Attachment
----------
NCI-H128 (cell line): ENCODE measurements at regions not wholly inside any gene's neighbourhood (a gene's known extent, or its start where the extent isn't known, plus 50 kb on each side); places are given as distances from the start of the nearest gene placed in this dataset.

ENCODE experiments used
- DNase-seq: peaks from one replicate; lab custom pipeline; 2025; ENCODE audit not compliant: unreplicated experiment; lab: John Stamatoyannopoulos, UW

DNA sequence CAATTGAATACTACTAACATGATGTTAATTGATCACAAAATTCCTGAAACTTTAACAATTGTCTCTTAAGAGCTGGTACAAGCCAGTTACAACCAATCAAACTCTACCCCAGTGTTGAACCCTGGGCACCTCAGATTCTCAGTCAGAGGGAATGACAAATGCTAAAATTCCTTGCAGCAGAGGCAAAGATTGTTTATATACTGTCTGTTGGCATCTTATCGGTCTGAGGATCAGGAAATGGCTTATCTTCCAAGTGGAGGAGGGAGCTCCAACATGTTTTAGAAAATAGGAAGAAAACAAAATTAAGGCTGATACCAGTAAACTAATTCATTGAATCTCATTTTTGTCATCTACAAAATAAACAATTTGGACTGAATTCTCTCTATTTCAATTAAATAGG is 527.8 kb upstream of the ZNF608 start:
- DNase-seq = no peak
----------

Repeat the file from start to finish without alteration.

NCI-H128 (cell line): ENCODE measurements at regions not wholly inside any gene's neighbourhood (a gene's known extent, or its start where the extent isn't known, plus 50 kb on each side); places are given as distances from the start of the nearest gene placed in this dataset.

ENCODE experiments used
- DNase-seq: peaks from one replicate; lab custom pipeline; 2025; ENCODE audit not compliant: unreplicated experiment; lab: John Stamatoyannopoulos, UW

DNA sequence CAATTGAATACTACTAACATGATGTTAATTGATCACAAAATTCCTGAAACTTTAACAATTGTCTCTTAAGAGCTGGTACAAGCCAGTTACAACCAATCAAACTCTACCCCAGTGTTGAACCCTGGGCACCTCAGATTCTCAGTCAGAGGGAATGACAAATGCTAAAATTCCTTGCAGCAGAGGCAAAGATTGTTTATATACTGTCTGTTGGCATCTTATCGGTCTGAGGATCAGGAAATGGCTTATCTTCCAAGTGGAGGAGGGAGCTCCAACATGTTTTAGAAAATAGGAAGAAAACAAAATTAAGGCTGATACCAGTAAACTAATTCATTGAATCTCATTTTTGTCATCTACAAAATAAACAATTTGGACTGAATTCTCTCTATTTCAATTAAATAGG is 527.8 kb upstream of the ZNF608 start:
- DNase-seq = no peak